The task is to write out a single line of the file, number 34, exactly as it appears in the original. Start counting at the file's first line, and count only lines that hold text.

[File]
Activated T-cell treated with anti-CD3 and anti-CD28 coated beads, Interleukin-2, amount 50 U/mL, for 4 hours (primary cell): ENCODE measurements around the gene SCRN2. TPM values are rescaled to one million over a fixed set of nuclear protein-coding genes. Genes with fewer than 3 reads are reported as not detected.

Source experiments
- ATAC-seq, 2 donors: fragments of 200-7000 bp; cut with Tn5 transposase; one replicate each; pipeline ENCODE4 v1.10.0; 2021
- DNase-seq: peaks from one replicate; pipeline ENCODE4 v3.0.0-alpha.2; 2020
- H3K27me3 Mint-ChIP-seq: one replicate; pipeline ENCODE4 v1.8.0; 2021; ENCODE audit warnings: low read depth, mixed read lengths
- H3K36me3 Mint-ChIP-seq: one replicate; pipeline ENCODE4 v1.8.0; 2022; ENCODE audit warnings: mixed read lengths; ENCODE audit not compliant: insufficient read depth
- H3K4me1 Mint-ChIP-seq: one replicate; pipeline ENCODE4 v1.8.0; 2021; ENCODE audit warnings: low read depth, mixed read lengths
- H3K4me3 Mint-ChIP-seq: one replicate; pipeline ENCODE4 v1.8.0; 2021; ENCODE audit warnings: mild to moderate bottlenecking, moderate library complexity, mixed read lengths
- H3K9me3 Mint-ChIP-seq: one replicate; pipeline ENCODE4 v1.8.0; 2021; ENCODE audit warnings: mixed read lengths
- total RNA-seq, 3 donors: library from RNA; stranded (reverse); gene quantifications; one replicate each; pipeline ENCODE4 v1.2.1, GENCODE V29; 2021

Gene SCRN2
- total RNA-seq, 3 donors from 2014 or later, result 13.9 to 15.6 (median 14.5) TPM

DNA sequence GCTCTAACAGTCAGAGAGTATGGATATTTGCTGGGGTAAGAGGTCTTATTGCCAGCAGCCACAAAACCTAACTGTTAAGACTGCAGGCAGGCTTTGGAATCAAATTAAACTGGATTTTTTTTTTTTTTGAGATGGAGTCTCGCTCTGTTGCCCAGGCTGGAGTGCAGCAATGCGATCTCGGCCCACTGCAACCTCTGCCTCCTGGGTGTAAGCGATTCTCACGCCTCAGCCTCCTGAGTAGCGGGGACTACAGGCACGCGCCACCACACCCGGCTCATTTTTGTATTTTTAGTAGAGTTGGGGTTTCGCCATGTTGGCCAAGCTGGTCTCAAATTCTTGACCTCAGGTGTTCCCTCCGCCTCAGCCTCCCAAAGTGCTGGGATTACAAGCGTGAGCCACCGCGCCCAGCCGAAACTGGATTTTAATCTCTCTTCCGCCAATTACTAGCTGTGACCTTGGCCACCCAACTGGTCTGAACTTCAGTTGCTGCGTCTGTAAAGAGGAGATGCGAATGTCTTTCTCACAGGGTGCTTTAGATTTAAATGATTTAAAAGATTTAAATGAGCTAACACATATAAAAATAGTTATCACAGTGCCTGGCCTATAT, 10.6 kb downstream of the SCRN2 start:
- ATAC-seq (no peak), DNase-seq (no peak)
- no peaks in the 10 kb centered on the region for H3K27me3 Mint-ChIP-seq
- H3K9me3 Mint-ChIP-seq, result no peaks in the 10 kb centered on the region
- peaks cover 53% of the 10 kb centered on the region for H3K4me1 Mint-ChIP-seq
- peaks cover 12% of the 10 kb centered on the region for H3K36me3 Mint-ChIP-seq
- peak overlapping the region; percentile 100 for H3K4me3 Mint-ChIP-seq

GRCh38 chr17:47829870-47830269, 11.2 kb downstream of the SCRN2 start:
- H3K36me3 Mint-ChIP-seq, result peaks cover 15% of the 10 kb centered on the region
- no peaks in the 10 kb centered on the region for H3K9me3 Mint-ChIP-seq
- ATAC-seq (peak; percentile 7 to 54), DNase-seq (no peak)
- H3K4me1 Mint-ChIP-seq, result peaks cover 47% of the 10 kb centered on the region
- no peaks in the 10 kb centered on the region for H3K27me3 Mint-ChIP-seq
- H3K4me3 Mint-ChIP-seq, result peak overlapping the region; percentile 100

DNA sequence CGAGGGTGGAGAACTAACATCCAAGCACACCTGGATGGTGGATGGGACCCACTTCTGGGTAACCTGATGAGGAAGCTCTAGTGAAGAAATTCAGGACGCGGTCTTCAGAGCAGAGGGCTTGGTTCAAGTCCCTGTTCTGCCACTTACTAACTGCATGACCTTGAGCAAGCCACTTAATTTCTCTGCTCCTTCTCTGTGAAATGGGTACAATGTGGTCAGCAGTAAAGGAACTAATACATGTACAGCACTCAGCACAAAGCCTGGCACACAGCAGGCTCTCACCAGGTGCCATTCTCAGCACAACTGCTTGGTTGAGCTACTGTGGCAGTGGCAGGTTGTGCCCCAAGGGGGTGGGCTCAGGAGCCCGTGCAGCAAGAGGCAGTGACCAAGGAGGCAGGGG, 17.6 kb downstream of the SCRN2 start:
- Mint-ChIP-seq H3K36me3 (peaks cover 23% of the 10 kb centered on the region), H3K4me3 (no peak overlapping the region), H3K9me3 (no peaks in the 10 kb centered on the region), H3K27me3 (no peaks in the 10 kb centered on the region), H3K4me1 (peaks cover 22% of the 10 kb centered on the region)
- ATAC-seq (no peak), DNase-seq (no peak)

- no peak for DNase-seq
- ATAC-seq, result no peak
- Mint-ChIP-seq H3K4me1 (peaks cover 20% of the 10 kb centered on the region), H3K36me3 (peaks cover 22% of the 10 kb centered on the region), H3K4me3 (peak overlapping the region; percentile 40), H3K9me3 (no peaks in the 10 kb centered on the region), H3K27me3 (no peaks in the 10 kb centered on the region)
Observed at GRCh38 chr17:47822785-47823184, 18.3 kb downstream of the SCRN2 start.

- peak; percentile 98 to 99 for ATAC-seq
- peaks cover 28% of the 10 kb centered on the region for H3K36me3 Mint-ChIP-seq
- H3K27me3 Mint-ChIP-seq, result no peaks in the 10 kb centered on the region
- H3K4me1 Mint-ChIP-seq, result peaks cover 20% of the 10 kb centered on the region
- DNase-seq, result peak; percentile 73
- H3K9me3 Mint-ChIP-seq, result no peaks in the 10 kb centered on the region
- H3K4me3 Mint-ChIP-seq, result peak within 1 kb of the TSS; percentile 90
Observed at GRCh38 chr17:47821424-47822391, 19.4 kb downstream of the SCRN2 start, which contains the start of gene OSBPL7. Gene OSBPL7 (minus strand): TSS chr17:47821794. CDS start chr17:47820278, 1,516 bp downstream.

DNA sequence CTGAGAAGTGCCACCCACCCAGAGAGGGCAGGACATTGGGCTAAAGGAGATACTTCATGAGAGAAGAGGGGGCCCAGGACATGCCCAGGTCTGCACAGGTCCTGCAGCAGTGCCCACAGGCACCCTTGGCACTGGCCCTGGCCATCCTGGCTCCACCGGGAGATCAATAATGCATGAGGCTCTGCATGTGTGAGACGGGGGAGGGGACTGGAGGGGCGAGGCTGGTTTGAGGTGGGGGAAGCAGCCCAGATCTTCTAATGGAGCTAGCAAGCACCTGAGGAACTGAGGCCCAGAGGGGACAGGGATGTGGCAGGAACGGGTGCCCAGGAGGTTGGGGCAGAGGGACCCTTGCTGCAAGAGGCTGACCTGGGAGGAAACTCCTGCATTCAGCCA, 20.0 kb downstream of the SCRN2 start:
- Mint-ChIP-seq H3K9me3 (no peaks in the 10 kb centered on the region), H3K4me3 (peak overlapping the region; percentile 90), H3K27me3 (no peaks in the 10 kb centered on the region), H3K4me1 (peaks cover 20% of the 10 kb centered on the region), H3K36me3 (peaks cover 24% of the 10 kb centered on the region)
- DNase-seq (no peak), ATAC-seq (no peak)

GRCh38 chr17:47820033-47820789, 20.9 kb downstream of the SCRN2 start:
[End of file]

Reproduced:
- peak; percentile 98 to 99 for ATAC-seq